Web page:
You hear about innovation all the time, probably overly so. I don’t know how many companies are actually really innovative, but people try to use it as a point of differentiation. So an example could be Tesla. Their position is electric cars for people who wanna be cool; they’re the cool electric car. Clearly, this has been very successful because there are people who want that high-end experience, who care about the style and status, but are also environmentally conscious. So, they filled that gap in the market. 

Finding your brand position

When creating your own brand position, you’re trying to figure out what gap you’re filling. What need is out there that your customers care about, that your competitors aren’t hitting, that you can serve? Or, what do you do that’s really special, that other people don’t do, and is actually meaningful to your customers. 


Here’s how you go about it.

#1 Identify who your target audience is

I have a whole video on finding your niche, but you wanna be super specific about who you help here. Often, you’ll see this as a problem statement, like “for people who have x problem, or “for people who need x thing.” And that’s who you serve; you serve people with that specific need.


#2 Look at your competitors

You can’t be sure that you’re different from your competitors if you don’t know what they’re doing or what they’re good at. And for small businesses, this can be hard; it can be tough to compete with more prominent companies. So, sometimes nicheing and being really specific with your target audience is effective because you can deliver to a specific segment of the audience while the big brand may be going broader. Either way, you may still have some point of differentiation, something you can do way better than even the biggest companies out there, and you wanna be really clear on what that is. 


Once you’ve looked at those competitors, you need to figure out what makes you unique. That can be anything, as long as it’s important to your customers. Say, for example, you have a cool office, or you allow dogs in your workspace. Sure, that’s unique, but your customer doesn’t care about your workspace; that’s not gonna make them wanna buy your stuff more than the next company. So it has to be true, but it also has to be relevant.


Brand Positioning Statement

Once you have identified those key elements you can create what’s called a Brand Positioning Statement. Now, this isn’t really used in your marketing or like on your website, but it can be really helpful for you – or even in a business plan or a pitch deck – to make sure that you understand your own brand. 


Below is a fill-in-the-blank, Mad Libs-style structure of a brand position statement:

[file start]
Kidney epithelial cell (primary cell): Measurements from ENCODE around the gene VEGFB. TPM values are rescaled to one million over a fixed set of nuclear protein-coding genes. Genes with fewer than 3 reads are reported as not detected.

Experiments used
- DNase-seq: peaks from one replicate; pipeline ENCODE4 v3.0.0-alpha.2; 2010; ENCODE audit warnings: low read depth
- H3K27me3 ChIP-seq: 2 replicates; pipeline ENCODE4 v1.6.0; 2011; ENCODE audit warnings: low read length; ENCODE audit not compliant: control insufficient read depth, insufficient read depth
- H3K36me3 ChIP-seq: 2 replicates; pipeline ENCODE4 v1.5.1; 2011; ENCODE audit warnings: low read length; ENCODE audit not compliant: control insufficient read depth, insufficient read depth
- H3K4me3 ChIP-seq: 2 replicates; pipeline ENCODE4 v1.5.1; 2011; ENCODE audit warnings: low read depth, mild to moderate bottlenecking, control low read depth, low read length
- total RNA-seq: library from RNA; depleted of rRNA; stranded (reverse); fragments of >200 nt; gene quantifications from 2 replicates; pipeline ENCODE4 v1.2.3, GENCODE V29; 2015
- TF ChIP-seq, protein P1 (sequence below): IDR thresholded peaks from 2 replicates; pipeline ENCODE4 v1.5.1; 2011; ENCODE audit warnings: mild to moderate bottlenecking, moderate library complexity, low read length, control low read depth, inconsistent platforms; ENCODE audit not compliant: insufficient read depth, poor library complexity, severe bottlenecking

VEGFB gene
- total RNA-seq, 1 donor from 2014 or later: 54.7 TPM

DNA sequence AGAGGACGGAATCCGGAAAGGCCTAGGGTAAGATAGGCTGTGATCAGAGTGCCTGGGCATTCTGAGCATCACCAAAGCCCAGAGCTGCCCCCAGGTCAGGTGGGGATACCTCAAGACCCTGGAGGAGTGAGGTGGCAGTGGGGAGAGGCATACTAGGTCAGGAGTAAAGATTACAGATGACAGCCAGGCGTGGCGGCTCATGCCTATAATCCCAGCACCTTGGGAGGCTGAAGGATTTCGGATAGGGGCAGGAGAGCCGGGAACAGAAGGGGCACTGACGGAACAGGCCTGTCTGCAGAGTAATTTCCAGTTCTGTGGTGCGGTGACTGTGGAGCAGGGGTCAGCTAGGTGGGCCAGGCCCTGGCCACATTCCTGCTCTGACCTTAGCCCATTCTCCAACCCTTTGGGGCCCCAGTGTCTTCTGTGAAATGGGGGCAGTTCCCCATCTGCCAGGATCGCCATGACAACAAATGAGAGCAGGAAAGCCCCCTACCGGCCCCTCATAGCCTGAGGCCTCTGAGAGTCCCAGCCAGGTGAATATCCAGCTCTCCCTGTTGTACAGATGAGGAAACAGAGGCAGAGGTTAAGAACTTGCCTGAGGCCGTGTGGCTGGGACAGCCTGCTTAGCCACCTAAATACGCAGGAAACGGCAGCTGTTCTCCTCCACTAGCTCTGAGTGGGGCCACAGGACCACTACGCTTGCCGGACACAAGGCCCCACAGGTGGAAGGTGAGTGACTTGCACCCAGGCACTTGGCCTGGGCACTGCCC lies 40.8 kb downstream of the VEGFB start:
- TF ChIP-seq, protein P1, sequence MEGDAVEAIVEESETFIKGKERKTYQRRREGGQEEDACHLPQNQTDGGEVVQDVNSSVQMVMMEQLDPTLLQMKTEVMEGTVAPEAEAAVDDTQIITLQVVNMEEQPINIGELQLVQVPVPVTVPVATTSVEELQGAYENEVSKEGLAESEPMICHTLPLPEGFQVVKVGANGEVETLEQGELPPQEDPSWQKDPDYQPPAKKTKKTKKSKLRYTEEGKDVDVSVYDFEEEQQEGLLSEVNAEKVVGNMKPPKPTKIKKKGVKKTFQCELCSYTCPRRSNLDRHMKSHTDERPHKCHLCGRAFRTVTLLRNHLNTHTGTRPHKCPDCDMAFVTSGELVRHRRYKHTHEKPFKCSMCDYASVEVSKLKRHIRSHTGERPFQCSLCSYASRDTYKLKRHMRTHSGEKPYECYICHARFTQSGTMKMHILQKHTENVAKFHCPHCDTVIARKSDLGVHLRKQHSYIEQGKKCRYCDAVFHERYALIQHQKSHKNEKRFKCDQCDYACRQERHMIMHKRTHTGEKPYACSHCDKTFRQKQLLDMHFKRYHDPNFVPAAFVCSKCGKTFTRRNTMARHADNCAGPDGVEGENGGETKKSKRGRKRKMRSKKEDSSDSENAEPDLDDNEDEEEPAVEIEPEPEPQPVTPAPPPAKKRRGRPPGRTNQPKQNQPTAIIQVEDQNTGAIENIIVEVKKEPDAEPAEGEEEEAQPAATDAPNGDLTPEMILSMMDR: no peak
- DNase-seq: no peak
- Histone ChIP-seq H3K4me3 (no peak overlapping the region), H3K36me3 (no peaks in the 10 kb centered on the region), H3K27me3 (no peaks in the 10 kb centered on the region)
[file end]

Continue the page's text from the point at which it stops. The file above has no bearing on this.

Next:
So you are adding your target audience, the need they have, your brand name, the main differentiator that you have, what business or industry you’re in, and why they should believe that differentiator. 


Here’s an example from Coca-Cola:

For individuals looking for high-quality beverages, Coca-Cola offers a wide range of the most refreshing options – each creates a positive experience for the customer when they can enjoy a Coca-Cola brand drink. Unlike other beverage options, Coca-Cola products inspire happiness and make a positive difference in customers’ lives, and the brand is intensely focused on the needs of consumers and customers


Target Audience & Target Market Need – individuals looking for high-quality beverages

Differentiating Factor – refreshing options that create a positive experience

Industry/Business – unlike other beverage options

Reason – inspire happiness and make a positive difference in customers’ lives, and the brand is intensely focused on the needs of consumers and customers. 


While that last part sounds like some branding bullshit to me, that’s what they landed on: that the reason you should believe they’re different is because they inspire happiness and positive experiences, and that they care more about their customers. It’s their statement. 


You can see how you can use this structure to identify the key ideas about your brand, and what’s really gonna make you unique and set you apart in a crowded market. 


Brand Positioning is Essential

So like I said, brand positioning is essential to the foundation of your brand. It’s one of the most important things you need to start with to make sure that you are going to be successful. Download my Brand Positioning worksheet so you can practice this for yourself! Let me know it goes!


Until next time, stay badass!